Echoing President Donald Trump’s desire to get the economy restarted sooner than later, Gov. Mike Dunleavy announced a loose plan on Monday night to reopen certain unspecified sectors of the Alaska economy with a wait-and-see approach to see if people get sick.
Following the implementation of shelter-in-place orders limiting travel and business activity, the state has not experienced an exponential growth in confirmed cases of COVID-19 that has marked the hardest hit areas of the country. It’s been enough evidence for Dunleavy to begin with plans to reopen the Alaska economy in pieces in the coming weeks.
But without the widespread testing or effective vaccination that many health experts have said are critical to combating the pandemic, the governor said his plans to reopening certain sectors will largely rely on waiting to see if people will get sick or not.
If a significant number of people don’t get sick within a few days (COVID-19 can take weeks to appear), he said, then the state would push ahead with further openings. If people do get sick, he said the state may reconsider the plans.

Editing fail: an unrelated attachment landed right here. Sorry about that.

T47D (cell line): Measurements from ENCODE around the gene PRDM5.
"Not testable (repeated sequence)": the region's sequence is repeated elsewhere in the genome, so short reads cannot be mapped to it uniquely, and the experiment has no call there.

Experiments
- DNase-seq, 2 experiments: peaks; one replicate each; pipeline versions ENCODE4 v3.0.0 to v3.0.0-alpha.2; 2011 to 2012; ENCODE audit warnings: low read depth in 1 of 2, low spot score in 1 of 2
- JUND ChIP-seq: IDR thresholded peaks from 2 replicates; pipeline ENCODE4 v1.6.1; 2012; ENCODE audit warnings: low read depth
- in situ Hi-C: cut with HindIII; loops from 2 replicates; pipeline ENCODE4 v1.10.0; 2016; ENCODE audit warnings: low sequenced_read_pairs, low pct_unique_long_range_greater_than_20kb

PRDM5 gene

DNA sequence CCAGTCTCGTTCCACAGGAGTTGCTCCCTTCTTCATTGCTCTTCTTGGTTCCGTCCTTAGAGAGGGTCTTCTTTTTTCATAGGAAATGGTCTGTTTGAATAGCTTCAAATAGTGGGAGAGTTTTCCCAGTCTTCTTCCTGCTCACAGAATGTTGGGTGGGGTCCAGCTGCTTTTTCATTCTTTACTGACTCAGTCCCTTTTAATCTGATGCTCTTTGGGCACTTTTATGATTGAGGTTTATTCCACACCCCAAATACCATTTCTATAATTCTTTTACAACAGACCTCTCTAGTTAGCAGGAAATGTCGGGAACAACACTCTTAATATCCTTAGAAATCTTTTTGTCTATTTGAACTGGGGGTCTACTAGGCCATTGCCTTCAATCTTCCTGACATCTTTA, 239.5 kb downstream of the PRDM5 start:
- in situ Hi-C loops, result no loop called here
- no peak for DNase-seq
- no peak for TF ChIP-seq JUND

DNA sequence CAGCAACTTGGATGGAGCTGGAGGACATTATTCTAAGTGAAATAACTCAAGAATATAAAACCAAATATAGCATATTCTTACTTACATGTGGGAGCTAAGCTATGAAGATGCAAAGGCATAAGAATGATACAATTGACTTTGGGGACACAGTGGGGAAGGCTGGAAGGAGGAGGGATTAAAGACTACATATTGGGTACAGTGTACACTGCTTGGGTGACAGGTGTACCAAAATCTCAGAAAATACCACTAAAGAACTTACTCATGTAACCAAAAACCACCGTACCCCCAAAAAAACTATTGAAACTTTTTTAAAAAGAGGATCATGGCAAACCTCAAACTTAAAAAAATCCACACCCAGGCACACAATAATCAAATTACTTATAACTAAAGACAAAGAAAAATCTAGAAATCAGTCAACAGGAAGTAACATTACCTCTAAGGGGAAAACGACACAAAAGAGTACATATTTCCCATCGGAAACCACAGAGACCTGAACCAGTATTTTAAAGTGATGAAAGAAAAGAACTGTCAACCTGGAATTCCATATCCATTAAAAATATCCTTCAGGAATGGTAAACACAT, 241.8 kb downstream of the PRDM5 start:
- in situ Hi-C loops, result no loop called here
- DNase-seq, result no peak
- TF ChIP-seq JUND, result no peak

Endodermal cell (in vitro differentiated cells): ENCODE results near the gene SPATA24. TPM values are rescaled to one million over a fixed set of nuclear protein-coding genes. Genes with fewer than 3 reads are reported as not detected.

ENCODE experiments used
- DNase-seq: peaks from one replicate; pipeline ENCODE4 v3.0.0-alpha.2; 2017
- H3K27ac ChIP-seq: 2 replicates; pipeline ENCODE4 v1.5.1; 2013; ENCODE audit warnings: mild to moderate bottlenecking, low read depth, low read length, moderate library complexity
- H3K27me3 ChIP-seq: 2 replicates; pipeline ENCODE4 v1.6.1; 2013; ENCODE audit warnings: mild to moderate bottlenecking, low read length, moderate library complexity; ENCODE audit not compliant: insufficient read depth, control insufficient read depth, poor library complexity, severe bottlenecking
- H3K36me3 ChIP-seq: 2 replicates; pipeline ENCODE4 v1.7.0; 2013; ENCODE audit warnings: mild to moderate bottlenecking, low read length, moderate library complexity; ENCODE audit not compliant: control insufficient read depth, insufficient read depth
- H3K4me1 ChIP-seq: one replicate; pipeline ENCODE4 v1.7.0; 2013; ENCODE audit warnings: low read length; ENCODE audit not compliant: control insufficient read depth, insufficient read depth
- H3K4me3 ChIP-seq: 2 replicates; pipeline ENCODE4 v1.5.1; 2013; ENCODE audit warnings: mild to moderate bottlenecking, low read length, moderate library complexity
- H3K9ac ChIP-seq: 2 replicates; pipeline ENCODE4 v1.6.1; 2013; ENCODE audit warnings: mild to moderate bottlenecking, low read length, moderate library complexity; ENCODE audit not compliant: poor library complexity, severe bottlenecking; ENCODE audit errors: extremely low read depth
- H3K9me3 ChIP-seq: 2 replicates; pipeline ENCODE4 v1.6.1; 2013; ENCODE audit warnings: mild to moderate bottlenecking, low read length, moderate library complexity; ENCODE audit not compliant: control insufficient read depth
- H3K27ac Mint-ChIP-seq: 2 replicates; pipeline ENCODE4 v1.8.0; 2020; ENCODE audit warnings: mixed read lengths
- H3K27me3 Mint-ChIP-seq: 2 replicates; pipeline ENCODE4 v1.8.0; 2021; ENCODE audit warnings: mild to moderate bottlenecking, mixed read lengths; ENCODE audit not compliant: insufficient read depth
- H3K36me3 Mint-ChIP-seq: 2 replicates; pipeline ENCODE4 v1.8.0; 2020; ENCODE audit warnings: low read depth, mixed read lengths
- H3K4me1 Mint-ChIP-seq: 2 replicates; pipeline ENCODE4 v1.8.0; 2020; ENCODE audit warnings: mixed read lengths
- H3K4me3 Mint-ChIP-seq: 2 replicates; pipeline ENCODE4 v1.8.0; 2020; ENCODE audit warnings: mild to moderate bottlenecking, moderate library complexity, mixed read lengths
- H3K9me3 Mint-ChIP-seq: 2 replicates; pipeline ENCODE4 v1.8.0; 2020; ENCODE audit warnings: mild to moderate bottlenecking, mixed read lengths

“In essence, what we’ll end up doing over time is let’s say we open up one sector, we watch the number for a few days and if the numbers don’t spike and we keep an eye on things and make sure all the protocols and mandates in place are still followed then we’ll know what we’re doing is working,” he said.
“And we may enter a new week, open up another sector or two of the economy and watch those numbers again. and if they don’t fluctuate or spike then we’ll know that what we’re doing—all the testing, all the protocols, etcetera—that we’re on the right track. If, for some reason, we reopen the sector of the economy and those numbers spike and we go back and we trace where those numbers came from, who was in contact with those people, we may end up throttling back on that sector of that economy or maybe throttle back in that area.”
The move reflects growing frustration with the economic impacts of the shutdown that has brought many businesses to a standstill and left tens of thousands of Alaskans without steady work. But with few specifics (he said he’ll offer more in the coming days) and even less certainty about the state of testing in Alaska, the governor’s push is a confusing gamble—at best.